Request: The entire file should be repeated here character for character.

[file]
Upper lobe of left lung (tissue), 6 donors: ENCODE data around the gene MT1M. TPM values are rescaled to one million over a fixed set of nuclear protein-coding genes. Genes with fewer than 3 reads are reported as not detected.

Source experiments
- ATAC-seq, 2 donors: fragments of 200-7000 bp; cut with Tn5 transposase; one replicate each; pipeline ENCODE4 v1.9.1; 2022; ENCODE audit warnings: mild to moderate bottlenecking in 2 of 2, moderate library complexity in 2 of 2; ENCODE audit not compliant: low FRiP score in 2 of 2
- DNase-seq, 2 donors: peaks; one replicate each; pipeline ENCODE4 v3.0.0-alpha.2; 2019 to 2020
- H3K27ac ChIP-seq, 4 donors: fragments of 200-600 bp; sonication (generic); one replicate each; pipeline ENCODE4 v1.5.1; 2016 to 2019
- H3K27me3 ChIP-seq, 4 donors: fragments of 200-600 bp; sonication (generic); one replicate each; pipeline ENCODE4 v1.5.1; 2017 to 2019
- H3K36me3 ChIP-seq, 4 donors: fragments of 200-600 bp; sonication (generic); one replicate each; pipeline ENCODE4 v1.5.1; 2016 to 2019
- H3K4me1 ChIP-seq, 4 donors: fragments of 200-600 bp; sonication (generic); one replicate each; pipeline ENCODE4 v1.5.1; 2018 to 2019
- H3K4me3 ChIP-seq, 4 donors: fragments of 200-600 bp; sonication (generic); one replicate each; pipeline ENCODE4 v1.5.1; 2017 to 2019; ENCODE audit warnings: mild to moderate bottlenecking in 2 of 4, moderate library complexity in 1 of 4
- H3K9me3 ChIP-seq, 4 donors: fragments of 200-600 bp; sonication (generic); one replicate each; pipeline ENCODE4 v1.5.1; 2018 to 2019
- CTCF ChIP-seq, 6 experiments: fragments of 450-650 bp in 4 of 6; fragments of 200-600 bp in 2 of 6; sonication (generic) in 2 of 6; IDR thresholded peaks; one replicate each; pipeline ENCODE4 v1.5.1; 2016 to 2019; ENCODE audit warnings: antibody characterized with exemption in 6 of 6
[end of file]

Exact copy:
Upper lobe of left lung (tissue), 6 donors: ENCODE data around the gene MT1M. TPM values are rescaled to one million over a fixed set of nuclear protein-coding genes. Genes with fewer than 3 reads are reported as not detected.

Source experiments
- ATAC-seq, 2 donors: fragments of 200-7000 bp; cut with Tn5 transposase; one replicate each; pipeline ENCODE4 v1.9.1; 2022; ENCODE audit warnings: mild to moderate bottlenecking in 2 of 2, moderate library complexity in 2 of 2; ENCODE audit not compliant: low FRiP score in 2 of 2
- DNase-seq, 2 donors: peaks; one replicate each; pipeline ENCODE4 v3.0.0-alpha.2; 2019 to 2020
- H3K27ac ChIP-seq, 4 donors: fragments of 200-600 bp; sonication (generic); one replicate each; pipeline ENCODE4 v1.5.1; 2016 to 2019
- H3K27me3 ChIP-seq, 4 donors: fragments of 200-600 bp; sonication (generic); one replicate each; pipeline ENCODE4 v1.5.1; 2017 to 2019
- H3K36me3 ChIP-seq, 4 donors: fragments of 200-600 bp; sonication (generic); one replicate each; pipeline ENCODE4 v1.5.1; 2016 to 2019
- H3K4me1 ChIP-seq, 4 donors: fragments of 200-600 bp; sonication (generic); one replicate each; pipeline ENCODE4 v1.5.1; 2018 to 2019
- H3K4me3 ChIP-seq, 4 donors: fragments of 200-600 bp; sonication (generic); one replicate each; pipeline ENCODE4 v1.5.1; 2017 to 2019; ENCODE audit warnings: mild to moderate bottlenecking in 2 of 4, moderate library complexity in 1 of 4
- H3K9me3 ChIP-seq, 4 donors: fragments of 200-600 bp; sonication (generic); one replicate each; pipeline ENCODE4 v1.5.1; 2018 to 2019
- CTCF ChIP-seq, 6 experiments: fragments of 450-650 bp in 4 of 6; fragments of 200-600 bp in 2 of 6; sonication (generic) in 2 of 6; IDR thresholded peaks; one replicate each; pipeline ENCODE4 v1.5.1; 2016 to 2019; ENCODE audit warnings: antibody characterized with exemption in 6 of 6